215.804.9487 [email protected]

The Six Word Story of 2021

I just make it my business to get along with people so I can have fun. It’s that simple.

– Betty White

Last year I did my best to sum up 2020 in one Six Word Story. The reason for this is always to reflect, release and prepare–be it for the next year, next season or next moment–in the fastest way possible. Call it micro-journaling if you will. Tons of data proves the mental, emotional and even physical benefits of journaling, but who has the time?

Today, in the first post of 2022, I continue that new tradition. Rather than the three personal reflections, I endeavor to distill my 2021 down to its essence.

What I found was that, to me, 2021 was perhaps an even more complex year than 2020. I went into 2021 with such a hope, and I’m already known for my hopefulness. What I, and I hazard to say “we,” found was not nearly as simple as it felt when the ball rose back up in an empty Time Square. Boy, that was eerie. But many of us on a very emotional Zoom echoed, well, at least it’s over.

Which brings me to the six words that honestly hurt my heart when I found them.

“Over” is a Moving Goal Poast.

2021 made clear that the pain of 2020 was not over, even if we wished it to be. The overcoming of 2020–re-emerging from COVID-19, children returning to school, in-person work, restaurants filling up, sporting events being held–did not play out as hoped. But it did play out.

For some, it was too slow. For others it was too fast. Others continued to maintain that “it” never should have needed to happen. Still others were facing an unheard of level of exhaustion and burn out because for them “it” had really never stopped.

But still a level of normalcy returned to most American homes, even if it was colored by a continued and increasingly personal level of precaution. And the individual aspect of that precaution continued to divide us. But, hey, movies came back–and I saw some!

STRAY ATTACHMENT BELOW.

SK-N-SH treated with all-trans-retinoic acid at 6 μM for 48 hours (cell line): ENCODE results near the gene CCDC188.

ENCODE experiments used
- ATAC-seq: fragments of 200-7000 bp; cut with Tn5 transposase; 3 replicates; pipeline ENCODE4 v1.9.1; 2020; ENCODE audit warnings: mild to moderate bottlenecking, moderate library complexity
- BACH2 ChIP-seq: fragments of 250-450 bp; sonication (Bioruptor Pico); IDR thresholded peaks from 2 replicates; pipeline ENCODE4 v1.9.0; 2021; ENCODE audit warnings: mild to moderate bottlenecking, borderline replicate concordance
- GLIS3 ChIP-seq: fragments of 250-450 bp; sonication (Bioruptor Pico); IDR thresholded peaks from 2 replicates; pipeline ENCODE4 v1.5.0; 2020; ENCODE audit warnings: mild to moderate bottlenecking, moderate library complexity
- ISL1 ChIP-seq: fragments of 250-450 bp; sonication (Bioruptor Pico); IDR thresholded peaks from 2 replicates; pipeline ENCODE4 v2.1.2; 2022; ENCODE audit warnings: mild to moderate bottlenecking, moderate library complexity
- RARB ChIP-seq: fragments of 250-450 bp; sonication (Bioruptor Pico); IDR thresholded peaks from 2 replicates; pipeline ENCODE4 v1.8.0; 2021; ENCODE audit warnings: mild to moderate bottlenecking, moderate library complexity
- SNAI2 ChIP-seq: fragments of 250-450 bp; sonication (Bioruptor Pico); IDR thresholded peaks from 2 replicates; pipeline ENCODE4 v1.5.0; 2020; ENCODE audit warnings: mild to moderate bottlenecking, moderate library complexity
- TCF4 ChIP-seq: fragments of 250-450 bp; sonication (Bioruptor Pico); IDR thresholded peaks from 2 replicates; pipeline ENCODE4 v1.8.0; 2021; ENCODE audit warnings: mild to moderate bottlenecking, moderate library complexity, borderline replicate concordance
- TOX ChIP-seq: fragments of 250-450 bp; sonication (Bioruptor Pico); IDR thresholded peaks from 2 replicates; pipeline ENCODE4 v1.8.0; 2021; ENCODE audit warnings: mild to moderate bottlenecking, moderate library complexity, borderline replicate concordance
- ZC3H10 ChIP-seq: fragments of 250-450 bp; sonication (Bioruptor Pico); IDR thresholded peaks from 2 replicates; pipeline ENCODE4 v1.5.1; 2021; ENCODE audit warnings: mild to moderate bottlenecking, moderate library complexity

Then Omicron.

And here we are. 2022. “Over” has not yet happened as a culture. But perhaps “Over” is starting to on a personal level.

In mental health, addiction and behavioral recovery there is a time in the healing process when a line is drawn. That ill, addicted, out of control being is the person I was, but now I’m working toward being a new, better person. That person does not forget who they were and they definitely don’t forget the skills they learned in becoming a better person; it all becomes integrated into the new, more functional adaptive self. We don’t just reject old habits and choices, we make better ones.

Over can sometimes start with acceptance that “it,” whatever “it” is, may never be truly over, but that we have the power to adapt and move past it.

2021 required much adaptation. Here’s to a 2022 where that adaptation becomes acceptance, and that acceptance moves from the individual and echoes throughout a new and improved culture.

Comments are closed.